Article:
Car chicks have it rough. On one hand, they have to deal with egomaniacs stricken with wee-man syndrome refusing to believe that a woman can actually build or drive a car better than they can. On the flip side, there’s no shortage of creepy bald dudes who are too busy ogling them to fully appreciate their wrenching or driving talent. A certain open-wheel-turned-stock-car racer of GoDaddy.com fame comes to mind. Michelle Harvey has been dealing with this kind of nonsense her entire life, so she gets a kick out of sticking it to the boys in her ’68 Camaro. Before anyone gets the wrong idea, the fact that this F-body is owned by a woman has nothing to do with why it’s getting featured in the pages of PHR. To the contrary, it’s a homebuilt, autocross-ripping, big-block–powered g-Machine worthy of the limelight in any arena that just happens to be owned and driven by a woman. And whether you have one X chromosome or two, it’s a muscle car from which everyone can take a few pointers.
Growing up in a working-class family, Michelle didn’t get a free pass on anything. “Girls in my family were not treated as precious little beings who can’t do anything. If something needed to get done, whether you were a girl or boy, you pitched in and did it,” she recalls. “My dad was a logger, sawyer, and farmer, so we weren’t wealthy, and the cars we drove usually needed some work to keep them running. My parents, brothers, and sisters gave me direction, but the independent girl in me wanted to do things on my own. My sister, Denise, taught me how to change spark plugs, and my mom showed me how to change oil. When I was 10 years old, my dad and I pulled the old six-cylinder out of his ’80 Chevy Cheyenne pickup, and we dropped a big-block in it.”
You can distinguish real hot rodders from posers by listening to their future mod list. Th
Although that’s already a pretty cool story, it gets even better, as working on cars in Michelle’s family wasn’t limited to routine maintenance and occasional engine swaps. “My dad, brothers, and cousins always had some sort of hot rod, race car, or modified truck around the house. Cool cars that go fast and have great sounding motors make me smile,” she gushes. Her first project car was an ’83 Olds Cutlass she bought from her brother, Darryl. It had a 350 small-block and a lumpy cam, but what she really craved was some big-block power. Unfortunately, someone convinced Michelle to sell it and she still regrets that decision to this day. “After I sold the Cutlass, I felt an emptiness inside that could only be filled by another hot rod. I always loved first-gen Camaros, and my cousin had a yellow ’68 with a 427 big-block that I volunteered to wash all the time just so I could get near it. My younger brother, Chris, called me up one day and said he found a nice ’68 Camaro that I might be interested in. The paint and interior were nasty, but the motor ran and it fit my budget, so we hauled it home.”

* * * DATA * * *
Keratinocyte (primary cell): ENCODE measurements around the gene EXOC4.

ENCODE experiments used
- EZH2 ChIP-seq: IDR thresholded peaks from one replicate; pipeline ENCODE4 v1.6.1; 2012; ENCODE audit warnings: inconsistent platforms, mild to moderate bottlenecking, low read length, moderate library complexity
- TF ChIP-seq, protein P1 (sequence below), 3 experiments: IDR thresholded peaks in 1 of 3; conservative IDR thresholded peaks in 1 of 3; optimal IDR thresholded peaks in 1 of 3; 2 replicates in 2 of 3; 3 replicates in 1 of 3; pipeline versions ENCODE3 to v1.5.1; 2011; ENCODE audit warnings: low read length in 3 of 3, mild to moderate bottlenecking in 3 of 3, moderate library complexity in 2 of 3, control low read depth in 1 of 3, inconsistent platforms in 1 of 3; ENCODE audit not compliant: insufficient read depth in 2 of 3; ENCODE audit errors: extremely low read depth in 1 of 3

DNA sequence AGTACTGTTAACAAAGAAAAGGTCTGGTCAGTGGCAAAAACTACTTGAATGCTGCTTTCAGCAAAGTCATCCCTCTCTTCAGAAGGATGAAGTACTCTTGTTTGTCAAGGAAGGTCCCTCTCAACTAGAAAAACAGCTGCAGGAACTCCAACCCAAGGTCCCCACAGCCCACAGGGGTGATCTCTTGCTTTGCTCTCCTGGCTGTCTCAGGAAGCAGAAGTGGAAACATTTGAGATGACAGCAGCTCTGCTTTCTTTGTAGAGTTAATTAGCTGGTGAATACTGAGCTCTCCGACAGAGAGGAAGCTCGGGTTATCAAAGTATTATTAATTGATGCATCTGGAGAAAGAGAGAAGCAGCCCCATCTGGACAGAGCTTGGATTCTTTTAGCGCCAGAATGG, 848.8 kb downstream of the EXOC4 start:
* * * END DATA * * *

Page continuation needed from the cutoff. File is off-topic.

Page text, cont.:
Before digging into the bodywork or chassis, Michelle’s top priority was building a motor. “Where we come from, if it rolls you put a motor in it. Who cares about the rest,” she quips. Of course, the trendy thing to do would have been opting for an LS small-block, but Michelle is a woman who feels that size does matter. “Who the hell wants to push around a big, heavy, iron big-block in the land of those cute little LS motors that make ungodly horsepower? Well, I do. Growing up, my family spent a lot of time at tractor pulls, and the only small-blocks at a tractor pull are the ones in the spectator parking lot. After being exposed to tractor pullers with six big-blocks in them singing like an exploding opera, nothing compares. I always say that when you stand near a big-block running, you know it because it radiates through your body.”